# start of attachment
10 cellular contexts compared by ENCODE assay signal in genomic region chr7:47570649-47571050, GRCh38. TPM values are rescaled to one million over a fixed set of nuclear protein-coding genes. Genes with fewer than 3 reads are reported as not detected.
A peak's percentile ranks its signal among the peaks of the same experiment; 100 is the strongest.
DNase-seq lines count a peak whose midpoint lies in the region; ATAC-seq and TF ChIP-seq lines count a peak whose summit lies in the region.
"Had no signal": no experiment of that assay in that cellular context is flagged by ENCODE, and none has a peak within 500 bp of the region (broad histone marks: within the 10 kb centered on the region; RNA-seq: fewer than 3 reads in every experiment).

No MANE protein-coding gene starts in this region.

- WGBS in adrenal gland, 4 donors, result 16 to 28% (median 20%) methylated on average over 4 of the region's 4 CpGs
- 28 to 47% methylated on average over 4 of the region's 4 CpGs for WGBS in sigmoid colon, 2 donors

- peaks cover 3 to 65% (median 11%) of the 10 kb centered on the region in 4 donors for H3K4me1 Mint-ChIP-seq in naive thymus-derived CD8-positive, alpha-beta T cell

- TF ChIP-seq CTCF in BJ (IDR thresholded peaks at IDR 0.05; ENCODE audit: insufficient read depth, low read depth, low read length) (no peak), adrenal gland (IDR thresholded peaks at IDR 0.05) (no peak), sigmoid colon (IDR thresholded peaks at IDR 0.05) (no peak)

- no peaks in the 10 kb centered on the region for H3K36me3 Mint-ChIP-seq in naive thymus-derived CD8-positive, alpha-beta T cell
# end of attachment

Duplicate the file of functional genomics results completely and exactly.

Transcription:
10 cellular contexts compared by ENCODE assay signal in genomic region chr7:47570649-47571050, GRCh38. TPM values are rescaled to one million over a fixed set of nuclear protein-coding genes. Genes with fewer than 3 reads are reported as not detected.
A peak's percentile ranks its signal among the peaks of the same experiment; 100 is the strongest.
DNase-seq lines count a peak whose midpoint lies in the region; ATAC-seq and TF ChIP-seq lines count a peak whose summit lies in the region.
"Had no signal": no experiment of that assay in that cellular context is flagged by ENCODE, and none has a peak within 500 bp of the region (broad histone marks: within the 10 kb centered on the region; RNA-seq: fewer than 3 reads in every experiment).

No MANE protein-coding gene starts in this region.

- WGBS in adrenal gland, 4 donors, result 16 to 28% (median 20%) methylated on average over 4 of the region's 4 CpGs
- 28 to 47% methylated on average over 4 of the region's 4 CpGs for WGBS in sigmoid colon, 2 donors

- peaks cover 3 to 65% (median 11%) of the 10 kb centered on the region in 4 donors for H3K4me1 Mint-ChIP-seq in naive thymus-derived CD8-positive, alpha-beta T cell

- TF ChIP-seq CTCF in BJ (IDR thresholded peaks at IDR 0.05; ENCODE audit: insufficient read depth, low read depth, low read length) (no peak), adrenal gland (IDR thresholded peaks at IDR 0.05) (no peak), sigmoid colon (IDR thresholded peaks at IDR 0.05) (no peak)

- no peaks in the 10 kb centered on the region for H3K36me3 Mint-ChIP-seq in naive thymus-derived CD8-positive, alpha-beta T cell